Concomitant administration of boceprevir (BOC) and antiretrovirals: some combinations are OK and some are not recommended.


 
Abstracts 771LB and 772LB reported important drug-drug interactions studies with the HCV protease inhibitor BOC when given with antiretroviral agents (ARVs) in healthy volunteers. Abstract 771LB evaluated BOC with ritonavir-boosted ATV, LPV or DRV, and abstract 772LB the effect of BOC with RAL. I have combined the results of these 3 studies into the table below.

 

These results show the following:
· BOC reduces the concentrations of all PIs from 34% to 44%, but has no effect on RAL
· BOC reduces the concentration of RTV
· LPV and DRV decrease BOC concentrations by 32% to 45%, while ATV and RAL do not effect BOC concentrations.
Plus,
· An earlier drug interaction study found that EFV reduced the AUC of BOC by 19% and the trough concentration by 44%, while BOC slightly increased, by 20%, the AUC of EFV. The current FDA-approved label recommends that BOC and EFV should not be coadministered.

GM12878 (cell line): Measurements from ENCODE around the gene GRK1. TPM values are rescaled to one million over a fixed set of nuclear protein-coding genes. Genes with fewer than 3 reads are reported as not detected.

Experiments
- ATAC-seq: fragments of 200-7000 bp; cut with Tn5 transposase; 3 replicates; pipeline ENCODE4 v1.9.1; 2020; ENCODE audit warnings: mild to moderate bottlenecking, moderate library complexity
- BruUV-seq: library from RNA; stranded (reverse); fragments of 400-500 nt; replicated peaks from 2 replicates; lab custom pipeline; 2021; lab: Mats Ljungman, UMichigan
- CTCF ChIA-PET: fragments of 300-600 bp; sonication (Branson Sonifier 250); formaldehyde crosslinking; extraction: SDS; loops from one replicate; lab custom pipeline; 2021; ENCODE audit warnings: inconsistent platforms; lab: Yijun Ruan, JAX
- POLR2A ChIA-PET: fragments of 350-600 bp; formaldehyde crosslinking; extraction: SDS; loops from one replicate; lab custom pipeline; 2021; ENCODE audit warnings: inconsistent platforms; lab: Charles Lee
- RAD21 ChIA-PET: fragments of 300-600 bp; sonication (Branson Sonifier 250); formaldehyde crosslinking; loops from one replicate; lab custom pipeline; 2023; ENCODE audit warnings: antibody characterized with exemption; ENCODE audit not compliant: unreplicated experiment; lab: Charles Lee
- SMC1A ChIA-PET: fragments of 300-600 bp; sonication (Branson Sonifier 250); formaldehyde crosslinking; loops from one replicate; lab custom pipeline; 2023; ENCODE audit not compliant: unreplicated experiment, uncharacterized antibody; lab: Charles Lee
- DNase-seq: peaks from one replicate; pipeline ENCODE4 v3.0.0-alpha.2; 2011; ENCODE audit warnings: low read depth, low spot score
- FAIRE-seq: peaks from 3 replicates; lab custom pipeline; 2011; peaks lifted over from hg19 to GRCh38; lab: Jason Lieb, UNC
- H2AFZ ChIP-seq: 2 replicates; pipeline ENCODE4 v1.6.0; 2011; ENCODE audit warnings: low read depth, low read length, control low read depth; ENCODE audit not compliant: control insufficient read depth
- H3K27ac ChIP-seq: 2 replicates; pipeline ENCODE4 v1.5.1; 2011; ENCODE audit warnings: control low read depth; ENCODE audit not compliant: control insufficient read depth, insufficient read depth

So, what observations can we draw from these drug interaction data.
· First, that the drug interaction potential with BOC is far greater than initially thought. In my report from CROI 2011, I wrote that I suspected this and these interaction studies bear this out.
· Second, based on the study with BOC and RAL, there is no evidence for an interaction and coadministration should be OK.
· Third, the effect of LPV/RTV and DRV/RTV on BOC concentrations is greater than that of EFV. If coadministration of BOC and EFV is not recommended, then coadministration with LPV/RTV or DRV/RTV should not be recommended either.
· Fourth, the decrease in ATV, LPV and DRV concentrations when given with BOC also make a case for a recommendation to not coadminister. This recommendation was included in a Dear Health Care Provider letter of February 6, 2012 from Merck, Inc.

 
Collectively then, based on the pharmacokinetic data presently available, I believe the recommendations for coadministration of BOC with antiretroviral regimens would look like this:

 
Regimen Components Recommendation for coadministration of boceprevir (BOC)